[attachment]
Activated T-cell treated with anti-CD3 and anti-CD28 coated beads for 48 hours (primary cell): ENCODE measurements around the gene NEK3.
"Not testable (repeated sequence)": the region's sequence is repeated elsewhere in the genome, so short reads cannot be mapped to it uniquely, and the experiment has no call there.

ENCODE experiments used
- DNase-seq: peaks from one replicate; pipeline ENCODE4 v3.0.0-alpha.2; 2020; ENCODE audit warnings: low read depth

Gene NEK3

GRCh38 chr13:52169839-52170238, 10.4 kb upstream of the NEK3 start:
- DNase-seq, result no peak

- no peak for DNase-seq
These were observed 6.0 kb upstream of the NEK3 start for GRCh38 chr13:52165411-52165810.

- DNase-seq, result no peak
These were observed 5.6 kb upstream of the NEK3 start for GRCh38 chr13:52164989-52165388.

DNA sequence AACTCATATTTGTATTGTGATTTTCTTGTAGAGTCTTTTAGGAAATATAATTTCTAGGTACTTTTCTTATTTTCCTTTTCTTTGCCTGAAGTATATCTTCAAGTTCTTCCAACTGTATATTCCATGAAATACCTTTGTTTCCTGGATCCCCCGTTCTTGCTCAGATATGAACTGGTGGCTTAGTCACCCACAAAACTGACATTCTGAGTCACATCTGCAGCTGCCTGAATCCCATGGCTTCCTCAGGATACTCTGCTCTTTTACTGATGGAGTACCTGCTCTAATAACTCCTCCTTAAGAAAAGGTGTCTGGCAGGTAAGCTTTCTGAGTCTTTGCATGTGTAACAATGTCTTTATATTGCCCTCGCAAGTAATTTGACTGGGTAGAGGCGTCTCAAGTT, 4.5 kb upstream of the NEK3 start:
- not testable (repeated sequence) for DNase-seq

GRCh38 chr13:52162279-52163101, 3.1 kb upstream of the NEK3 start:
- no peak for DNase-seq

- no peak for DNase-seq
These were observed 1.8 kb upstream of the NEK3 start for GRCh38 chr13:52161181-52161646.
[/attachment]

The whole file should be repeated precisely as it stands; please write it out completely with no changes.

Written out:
Activated T-cell treated with anti-CD3 and anti-CD28 coated beads for 48 hours (primary cell): ENCODE measurements around the gene NEK3.
"Not testable (repeated sequence)": the region's sequence is repeated elsewhere in the genome, so short reads cannot be mapped to it uniquely, and the experiment has no call there.

ENCODE experiments used
- DNase-seq: peaks from one replicate; pipeline ENCODE4 v3.0.0-alpha.2; 2020; ENCODE audit warnings: low read depth

Gene NEK3

GRCh38 chr13:52169839-52170238, 10.4 kb upstream of the NEK3 start:
- DNase-seq, result no peak

- no peak for DNase-seq
These were observed 6.0 kb upstream of the NEK3 start for GRCh38 chr13:52165411-52165810.

- DNase-seq, result no peak
These were observed 5.6 kb upstream of the NEK3 start for GRCh38 chr13:52164989-52165388.

DNA sequence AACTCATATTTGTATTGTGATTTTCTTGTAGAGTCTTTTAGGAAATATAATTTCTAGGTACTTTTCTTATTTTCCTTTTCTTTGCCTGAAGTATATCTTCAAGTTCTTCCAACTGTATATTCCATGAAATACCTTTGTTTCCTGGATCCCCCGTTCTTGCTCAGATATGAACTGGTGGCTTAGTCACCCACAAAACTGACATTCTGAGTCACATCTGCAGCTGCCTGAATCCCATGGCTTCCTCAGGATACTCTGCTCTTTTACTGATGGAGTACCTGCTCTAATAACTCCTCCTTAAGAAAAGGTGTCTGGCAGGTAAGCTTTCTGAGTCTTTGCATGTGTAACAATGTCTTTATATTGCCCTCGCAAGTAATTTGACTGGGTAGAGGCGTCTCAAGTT, 4.5 kb upstream of the NEK3 start:
- not testable (repeated sequence) for DNase-seq

GRCh38 chr13:52162279-52163101, 3.1 kb upstream of the NEK3 start:
- no peak for DNase-seq

- no peak for DNase-seq
These were observed 1.8 kb upstream of the NEK3 start for GRCh38 chr13:52161181-52161646.